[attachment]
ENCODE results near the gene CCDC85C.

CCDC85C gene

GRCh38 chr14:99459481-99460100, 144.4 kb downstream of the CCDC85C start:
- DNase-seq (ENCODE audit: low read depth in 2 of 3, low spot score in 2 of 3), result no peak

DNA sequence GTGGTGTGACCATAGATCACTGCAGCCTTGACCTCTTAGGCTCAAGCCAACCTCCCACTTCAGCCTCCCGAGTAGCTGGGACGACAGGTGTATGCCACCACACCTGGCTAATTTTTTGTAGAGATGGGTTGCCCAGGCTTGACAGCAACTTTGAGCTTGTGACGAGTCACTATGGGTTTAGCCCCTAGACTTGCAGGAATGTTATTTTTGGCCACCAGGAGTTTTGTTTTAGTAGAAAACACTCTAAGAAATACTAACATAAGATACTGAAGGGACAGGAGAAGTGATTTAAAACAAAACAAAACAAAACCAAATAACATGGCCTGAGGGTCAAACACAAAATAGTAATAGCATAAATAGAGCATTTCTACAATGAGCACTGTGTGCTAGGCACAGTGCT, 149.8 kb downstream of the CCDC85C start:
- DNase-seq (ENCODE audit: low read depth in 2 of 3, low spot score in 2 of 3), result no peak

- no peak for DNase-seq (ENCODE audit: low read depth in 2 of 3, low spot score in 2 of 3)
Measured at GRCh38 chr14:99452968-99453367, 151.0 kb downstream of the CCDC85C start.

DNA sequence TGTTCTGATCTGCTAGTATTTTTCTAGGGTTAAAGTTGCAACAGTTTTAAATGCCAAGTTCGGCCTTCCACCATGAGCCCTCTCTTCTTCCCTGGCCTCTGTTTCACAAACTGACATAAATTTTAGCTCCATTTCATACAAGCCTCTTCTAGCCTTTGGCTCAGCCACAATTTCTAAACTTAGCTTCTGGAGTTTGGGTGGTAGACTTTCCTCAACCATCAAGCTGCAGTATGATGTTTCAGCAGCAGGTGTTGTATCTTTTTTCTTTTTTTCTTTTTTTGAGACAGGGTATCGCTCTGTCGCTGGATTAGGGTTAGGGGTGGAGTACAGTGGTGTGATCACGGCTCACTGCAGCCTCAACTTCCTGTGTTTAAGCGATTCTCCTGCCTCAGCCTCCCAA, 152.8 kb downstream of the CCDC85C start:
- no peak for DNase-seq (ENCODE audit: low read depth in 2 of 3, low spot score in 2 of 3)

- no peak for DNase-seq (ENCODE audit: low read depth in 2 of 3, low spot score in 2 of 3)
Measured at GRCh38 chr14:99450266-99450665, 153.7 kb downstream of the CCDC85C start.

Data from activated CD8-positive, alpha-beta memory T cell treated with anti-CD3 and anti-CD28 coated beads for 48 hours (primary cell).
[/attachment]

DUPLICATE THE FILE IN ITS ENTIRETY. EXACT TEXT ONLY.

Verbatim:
ENCODE results near the gene CCDC85C.

CCDC85C gene

GRCh38 chr14:99459481-99460100, 144.4 kb downstream of the CCDC85C start:
- DNase-seq (ENCODE audit: low read depth in 2 of 3, low spot score in 2 of 3), result no peak

DNA sequence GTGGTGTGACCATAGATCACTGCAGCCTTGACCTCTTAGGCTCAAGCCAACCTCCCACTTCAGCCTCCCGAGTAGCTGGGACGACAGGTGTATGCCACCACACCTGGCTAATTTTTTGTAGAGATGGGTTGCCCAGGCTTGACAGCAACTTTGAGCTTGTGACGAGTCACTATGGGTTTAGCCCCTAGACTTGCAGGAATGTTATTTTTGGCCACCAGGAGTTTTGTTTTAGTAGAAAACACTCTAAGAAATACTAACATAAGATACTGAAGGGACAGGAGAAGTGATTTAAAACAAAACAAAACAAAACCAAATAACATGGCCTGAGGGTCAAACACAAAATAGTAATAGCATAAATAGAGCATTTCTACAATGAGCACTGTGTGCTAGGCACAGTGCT, 149.8 kb downstream of the CCDC85C start:
- DNase-seq (ENCODE audit: low read depth in 2 of 3, low spot score in 2 of 3), result no peak

- no peak for DNase-seq (ENCODE audit: low read depth in 2 of 3, low spot score in 2 of 3)
Measured at GRCh38 chr14:99452968-99453367, 151.0 kb downstream of the CCDC85C start.

DNA sequence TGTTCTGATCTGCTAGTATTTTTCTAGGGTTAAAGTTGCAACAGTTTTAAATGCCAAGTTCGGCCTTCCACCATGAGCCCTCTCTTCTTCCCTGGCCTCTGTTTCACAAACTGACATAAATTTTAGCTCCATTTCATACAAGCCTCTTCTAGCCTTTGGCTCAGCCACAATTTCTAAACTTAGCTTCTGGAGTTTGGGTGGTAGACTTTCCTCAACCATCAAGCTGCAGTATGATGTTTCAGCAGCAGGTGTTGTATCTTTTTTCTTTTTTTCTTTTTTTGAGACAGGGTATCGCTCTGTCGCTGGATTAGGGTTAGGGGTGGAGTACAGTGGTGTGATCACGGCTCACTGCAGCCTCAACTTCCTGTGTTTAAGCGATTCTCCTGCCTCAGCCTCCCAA, 152.8 kb downstream of the CCDC85C start:
- no peak for DNase-seq (ENCODE audit: low read depth in 2 of 3, low spot score in 2 of 3)

- no peak for DNase-seq (ENCODE audit: low read depth in 2 of 3, low spot score in 2 of 3)
Measured at GRCh38 chr14:99450266-99450665, 153.7 kb downstream of the CCDC85C start.

Data from activated CD8-positive, alpha-beta memory T cell treated with anti-CD3 and anti-CD28 coated beads for 48 hours (primary cell).